As for the criticism on the part of many Jewish commentators that Munich establishes a moral equivalency between the cold-blooded murder of 11 innocent men and Israel’s hunting down of the terrorist leaders, I did not see that comparison strongly emphasized in the film. On the contrary, Spielberg shows very accurately how Israeli agents are never allowed to take a life until they’ve clearly established the identity of the person in question, very often risking their lives to even compare the intended victim with an actual photograph. He also shows how careful Israel is never to create collateral damage.

It is true that Spielberg makes the point, particularly in the speech given by the Israeli Mossad bomb-maker, that Jews are the peaceful people of the Book who ought not to become like their enemies by taking life. This is, of course, an absurd argument. It would have us believe that not only should the world see Jewish life as worthless, but Jews themselves ought to see it that way as well, i.e., one ought to be able to take a Jewish life without repercussions because the Jews are way too moral to strike out against those who plot their demise. The Talmud clearly establishes that one who comes to murder you must first be killed themselves. The man or woman who has devoted their life to killing innocent people has erased the image of God from their countenance and has therefore erased their right to life.

I have been a rabbi since I was 21-years old, and I would like to believe that I have devoted my life to a Godly calling. Yet, I have absolutely no compunction in saying that the killing of a terrorist awakens in me not a single pang of conscience. I do not celebrate his demise, nor do I revel in it.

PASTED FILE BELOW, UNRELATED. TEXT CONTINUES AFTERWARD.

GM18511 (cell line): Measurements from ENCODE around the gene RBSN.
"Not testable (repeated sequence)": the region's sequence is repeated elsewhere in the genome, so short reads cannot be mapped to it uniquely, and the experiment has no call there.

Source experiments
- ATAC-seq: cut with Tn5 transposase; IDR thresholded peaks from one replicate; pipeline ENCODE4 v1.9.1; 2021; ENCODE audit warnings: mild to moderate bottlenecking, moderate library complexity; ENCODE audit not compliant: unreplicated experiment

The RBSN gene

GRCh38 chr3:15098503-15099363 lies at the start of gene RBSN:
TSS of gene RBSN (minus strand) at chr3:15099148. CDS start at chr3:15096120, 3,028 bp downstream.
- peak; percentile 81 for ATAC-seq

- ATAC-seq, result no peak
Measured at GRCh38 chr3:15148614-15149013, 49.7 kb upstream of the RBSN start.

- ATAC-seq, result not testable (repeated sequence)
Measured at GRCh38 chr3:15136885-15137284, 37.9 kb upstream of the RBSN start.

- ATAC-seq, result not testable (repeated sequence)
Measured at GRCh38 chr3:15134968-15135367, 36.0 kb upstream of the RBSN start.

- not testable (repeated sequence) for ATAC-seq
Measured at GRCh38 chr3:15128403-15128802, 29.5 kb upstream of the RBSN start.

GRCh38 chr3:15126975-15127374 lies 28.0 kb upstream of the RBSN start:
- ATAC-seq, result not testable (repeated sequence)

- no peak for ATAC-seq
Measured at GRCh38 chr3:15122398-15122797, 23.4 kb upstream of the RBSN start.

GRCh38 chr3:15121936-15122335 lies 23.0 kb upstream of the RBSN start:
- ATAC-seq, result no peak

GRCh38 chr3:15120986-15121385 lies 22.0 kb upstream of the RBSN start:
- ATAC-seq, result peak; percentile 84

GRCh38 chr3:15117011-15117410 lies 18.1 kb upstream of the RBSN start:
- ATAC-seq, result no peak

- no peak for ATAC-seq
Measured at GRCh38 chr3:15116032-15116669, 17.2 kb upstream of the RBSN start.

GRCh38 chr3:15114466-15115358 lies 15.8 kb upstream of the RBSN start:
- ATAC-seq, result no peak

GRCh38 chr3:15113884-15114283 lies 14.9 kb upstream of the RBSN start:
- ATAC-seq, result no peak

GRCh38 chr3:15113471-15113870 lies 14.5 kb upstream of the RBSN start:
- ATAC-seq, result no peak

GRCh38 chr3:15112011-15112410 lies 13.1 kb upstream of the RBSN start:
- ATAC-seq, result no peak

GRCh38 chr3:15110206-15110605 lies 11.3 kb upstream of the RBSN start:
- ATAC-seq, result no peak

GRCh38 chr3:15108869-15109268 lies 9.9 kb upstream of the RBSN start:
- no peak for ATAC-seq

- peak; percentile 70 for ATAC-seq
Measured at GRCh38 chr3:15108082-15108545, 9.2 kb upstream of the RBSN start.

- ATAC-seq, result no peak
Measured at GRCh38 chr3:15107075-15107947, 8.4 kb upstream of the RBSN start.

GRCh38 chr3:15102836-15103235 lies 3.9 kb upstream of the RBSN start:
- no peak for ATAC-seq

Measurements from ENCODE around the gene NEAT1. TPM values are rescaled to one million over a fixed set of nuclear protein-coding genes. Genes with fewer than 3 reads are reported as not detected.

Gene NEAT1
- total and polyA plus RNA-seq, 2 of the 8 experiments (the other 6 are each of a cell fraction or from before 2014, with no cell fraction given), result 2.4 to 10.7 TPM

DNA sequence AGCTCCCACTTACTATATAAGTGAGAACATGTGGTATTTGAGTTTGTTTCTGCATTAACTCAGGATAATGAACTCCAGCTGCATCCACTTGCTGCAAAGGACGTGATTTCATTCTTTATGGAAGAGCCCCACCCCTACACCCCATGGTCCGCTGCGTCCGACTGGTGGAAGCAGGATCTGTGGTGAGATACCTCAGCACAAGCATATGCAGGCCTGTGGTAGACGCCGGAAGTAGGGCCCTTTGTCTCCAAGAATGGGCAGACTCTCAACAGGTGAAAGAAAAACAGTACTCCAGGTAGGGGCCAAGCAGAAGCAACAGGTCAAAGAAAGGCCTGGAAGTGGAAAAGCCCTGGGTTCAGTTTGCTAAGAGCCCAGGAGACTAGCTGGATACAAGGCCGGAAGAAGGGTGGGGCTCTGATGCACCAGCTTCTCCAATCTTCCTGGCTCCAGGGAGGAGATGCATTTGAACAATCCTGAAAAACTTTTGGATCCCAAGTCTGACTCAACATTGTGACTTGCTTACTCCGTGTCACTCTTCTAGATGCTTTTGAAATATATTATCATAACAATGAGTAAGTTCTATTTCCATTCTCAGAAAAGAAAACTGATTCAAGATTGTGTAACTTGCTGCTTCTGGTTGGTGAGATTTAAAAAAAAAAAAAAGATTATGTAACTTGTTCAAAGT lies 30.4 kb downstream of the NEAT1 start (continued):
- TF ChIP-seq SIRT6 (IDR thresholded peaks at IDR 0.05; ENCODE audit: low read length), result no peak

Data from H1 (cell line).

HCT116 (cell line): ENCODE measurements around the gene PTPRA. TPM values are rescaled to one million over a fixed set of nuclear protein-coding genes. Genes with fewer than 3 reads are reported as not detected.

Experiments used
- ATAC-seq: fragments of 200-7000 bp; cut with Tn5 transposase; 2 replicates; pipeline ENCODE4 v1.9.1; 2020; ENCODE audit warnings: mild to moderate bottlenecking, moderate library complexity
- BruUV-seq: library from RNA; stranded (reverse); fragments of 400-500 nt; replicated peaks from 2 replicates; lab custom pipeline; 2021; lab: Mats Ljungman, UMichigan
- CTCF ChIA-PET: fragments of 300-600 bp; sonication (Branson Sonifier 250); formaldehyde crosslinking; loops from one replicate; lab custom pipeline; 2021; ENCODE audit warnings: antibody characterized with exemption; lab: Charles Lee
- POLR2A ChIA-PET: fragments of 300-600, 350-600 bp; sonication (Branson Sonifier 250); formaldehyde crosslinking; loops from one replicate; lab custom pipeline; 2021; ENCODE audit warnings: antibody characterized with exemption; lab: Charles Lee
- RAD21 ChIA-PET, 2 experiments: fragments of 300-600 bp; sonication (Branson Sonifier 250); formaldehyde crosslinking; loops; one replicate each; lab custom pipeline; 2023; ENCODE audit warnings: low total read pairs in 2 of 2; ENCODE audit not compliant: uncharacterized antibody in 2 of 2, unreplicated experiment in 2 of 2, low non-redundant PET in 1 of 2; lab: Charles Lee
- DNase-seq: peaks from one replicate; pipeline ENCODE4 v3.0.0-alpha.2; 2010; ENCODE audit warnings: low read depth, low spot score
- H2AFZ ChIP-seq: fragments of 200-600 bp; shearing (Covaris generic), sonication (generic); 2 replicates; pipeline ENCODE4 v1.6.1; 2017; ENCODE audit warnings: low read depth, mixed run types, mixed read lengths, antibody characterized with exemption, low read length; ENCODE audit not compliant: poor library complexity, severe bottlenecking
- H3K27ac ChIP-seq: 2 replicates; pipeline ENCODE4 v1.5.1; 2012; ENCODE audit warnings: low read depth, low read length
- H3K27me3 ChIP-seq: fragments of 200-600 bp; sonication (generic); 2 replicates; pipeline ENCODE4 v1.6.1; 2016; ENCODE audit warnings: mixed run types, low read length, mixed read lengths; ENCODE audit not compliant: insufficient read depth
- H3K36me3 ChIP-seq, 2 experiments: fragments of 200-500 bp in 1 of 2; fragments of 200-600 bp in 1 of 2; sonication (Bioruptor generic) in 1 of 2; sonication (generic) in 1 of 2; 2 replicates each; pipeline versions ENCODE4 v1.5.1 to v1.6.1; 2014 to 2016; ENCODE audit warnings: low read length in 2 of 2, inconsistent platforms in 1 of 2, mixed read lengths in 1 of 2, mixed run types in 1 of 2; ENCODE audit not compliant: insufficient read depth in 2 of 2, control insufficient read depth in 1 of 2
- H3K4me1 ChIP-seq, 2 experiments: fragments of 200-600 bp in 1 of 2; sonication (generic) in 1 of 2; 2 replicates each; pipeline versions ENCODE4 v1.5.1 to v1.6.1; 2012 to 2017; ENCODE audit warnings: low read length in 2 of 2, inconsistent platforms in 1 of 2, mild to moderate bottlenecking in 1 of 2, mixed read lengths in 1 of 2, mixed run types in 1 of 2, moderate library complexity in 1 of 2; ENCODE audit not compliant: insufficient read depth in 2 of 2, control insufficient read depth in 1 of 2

We Jews have never rejoiced in the death of even the most wicked of men. Israel has no military parades to celebrate its many victories. We do not fight because we choose to be a warring nation or because there is glory in war. We fight out of sheer, moral necessity. Human life is precious, and if we do not stop those who wish to take it, we thereby unwittingly declare our contempt for this most precious of all gifts.

Well-meaning people like Steven Spielberg must understand that there are three, rather than two, moral categories: the good, the bad, and the necessary. Killing terrorists is not a necessary evil, it is simply necessary.

Spielberg tries to make the argument that the killings after Munich did not change anything because more people just joined the ranks of the terrorists, just as people say today about Iraq that there will never be an end to the fighting, because whatever terrorists America eliminates, 20 more take their place. But this is a hollow argument because it overlooks the fact that so many innocent lives are saved when terrorists masterminds are neutralized for an even limited period of time. Their plans are disrupted, and until they regroup, attacks cannot be carried out. The fact that more terrorists later come and kill other innocents does not in any way contradict the fact thousands of lives are saved in the interim.

Just because we still can’t cure cancer, today, does not mean that the effort 10 years ago should not have been made. Just because we may never stop terrorism does not mean that we should ever fail our moral imperative to never disengage from the battle. And just because evil continues to stalk the earth, we dare not lesson our resolve to continually fight it, even if as yet we cannot completely defeat it.